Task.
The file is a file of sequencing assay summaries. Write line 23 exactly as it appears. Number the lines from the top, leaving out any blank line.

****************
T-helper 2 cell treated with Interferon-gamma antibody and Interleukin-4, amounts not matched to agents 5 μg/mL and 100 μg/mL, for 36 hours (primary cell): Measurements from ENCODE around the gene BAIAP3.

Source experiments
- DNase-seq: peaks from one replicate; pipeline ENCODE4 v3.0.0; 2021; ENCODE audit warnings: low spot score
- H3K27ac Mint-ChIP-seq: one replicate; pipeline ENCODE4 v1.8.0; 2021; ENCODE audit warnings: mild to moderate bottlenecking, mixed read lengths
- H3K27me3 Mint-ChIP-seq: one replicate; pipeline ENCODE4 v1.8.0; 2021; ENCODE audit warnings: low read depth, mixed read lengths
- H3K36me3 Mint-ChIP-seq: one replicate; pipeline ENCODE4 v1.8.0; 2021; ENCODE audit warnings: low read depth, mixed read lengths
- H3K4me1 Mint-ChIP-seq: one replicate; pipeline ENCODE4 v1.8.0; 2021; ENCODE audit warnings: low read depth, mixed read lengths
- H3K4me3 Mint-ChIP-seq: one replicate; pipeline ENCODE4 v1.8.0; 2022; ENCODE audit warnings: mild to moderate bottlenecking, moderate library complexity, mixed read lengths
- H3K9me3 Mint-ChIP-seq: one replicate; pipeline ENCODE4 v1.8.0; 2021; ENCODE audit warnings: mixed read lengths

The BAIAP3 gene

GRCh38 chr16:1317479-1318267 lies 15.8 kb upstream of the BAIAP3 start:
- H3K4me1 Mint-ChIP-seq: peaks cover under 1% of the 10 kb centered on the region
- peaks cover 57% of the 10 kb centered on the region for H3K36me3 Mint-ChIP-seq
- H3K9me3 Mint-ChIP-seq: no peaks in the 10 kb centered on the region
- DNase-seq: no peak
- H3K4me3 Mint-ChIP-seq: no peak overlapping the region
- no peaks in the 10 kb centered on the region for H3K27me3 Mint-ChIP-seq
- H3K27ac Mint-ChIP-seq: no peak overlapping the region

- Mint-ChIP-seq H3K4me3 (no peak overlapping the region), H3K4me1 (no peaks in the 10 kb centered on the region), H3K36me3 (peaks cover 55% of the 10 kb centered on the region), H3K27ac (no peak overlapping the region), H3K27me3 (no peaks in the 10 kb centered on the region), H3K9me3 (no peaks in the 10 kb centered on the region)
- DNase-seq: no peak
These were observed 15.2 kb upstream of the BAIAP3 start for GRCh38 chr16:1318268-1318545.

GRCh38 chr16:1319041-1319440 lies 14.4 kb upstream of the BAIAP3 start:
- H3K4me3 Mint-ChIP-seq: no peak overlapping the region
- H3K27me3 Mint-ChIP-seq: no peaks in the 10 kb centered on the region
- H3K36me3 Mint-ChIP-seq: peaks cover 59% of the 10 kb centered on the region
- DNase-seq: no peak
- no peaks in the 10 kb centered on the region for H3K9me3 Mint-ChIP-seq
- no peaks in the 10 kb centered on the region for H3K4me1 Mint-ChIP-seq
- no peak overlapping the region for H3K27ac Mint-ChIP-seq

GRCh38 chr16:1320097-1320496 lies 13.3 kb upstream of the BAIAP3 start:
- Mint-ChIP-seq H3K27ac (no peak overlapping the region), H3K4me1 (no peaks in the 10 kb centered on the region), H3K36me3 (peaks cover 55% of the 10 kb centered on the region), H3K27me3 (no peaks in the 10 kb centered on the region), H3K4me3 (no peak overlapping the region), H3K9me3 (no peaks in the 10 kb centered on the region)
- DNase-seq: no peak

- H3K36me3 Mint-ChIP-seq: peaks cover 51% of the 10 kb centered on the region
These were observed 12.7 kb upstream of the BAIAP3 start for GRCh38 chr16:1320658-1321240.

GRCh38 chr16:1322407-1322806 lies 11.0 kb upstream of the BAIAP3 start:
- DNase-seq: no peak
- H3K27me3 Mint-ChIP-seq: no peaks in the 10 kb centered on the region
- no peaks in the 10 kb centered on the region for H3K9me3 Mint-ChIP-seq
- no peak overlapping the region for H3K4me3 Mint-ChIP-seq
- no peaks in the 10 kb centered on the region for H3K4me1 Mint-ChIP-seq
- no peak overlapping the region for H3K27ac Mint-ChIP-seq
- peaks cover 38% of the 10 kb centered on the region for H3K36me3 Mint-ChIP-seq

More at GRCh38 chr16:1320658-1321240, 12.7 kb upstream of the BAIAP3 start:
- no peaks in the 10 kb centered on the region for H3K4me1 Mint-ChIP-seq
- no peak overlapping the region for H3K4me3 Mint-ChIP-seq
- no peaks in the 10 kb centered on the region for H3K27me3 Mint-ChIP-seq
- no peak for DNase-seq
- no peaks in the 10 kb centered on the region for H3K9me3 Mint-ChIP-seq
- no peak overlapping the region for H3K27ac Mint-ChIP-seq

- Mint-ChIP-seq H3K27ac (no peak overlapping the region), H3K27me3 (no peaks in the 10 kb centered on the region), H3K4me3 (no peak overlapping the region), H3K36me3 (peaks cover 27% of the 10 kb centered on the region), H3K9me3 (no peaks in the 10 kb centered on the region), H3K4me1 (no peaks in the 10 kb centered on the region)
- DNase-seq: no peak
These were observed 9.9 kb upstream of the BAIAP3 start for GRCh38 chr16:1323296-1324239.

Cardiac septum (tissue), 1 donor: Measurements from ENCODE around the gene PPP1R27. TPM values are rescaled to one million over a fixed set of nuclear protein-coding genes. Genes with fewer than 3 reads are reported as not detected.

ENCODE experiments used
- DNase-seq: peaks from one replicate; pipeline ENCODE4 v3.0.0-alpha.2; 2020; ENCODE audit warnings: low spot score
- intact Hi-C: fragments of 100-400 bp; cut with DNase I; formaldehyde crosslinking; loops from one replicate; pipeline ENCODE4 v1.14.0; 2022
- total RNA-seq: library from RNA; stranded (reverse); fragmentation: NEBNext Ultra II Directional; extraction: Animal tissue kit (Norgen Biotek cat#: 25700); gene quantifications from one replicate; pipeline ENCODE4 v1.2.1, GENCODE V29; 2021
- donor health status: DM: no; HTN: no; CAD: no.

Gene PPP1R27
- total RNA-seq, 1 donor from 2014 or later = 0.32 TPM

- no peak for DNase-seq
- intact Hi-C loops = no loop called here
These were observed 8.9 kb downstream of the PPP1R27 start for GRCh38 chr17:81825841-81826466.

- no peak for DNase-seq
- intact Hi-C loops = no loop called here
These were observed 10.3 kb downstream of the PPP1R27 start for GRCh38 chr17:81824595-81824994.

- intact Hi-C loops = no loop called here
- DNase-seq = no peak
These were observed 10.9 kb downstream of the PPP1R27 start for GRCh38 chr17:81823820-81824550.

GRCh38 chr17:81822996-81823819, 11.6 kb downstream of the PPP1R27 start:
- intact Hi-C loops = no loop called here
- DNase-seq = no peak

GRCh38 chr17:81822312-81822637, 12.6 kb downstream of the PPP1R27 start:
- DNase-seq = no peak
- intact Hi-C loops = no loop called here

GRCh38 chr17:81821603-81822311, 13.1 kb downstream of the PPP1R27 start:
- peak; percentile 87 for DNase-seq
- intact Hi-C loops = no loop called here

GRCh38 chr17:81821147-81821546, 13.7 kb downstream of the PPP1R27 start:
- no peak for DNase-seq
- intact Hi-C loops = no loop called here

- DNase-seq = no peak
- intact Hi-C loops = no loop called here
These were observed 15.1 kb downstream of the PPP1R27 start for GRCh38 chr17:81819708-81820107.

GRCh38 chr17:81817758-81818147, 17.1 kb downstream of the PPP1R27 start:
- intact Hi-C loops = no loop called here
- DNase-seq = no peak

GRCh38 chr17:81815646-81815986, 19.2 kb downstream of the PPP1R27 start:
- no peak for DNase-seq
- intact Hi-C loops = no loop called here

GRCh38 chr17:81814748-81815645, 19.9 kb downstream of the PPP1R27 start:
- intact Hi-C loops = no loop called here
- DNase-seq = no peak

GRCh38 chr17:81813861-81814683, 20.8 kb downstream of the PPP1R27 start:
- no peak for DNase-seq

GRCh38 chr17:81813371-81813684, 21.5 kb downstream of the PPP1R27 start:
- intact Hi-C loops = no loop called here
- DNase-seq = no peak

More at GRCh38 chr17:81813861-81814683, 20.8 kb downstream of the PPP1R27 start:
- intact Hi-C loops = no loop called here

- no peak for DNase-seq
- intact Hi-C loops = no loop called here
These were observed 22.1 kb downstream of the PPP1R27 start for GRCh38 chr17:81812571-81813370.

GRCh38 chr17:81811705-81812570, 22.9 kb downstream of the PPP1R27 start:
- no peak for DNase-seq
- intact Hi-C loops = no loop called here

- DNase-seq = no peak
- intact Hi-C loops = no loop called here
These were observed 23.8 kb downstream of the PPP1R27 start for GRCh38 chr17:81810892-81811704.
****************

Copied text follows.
- H3K4me3 Mint-ChIP-seq: no peak overlapping the region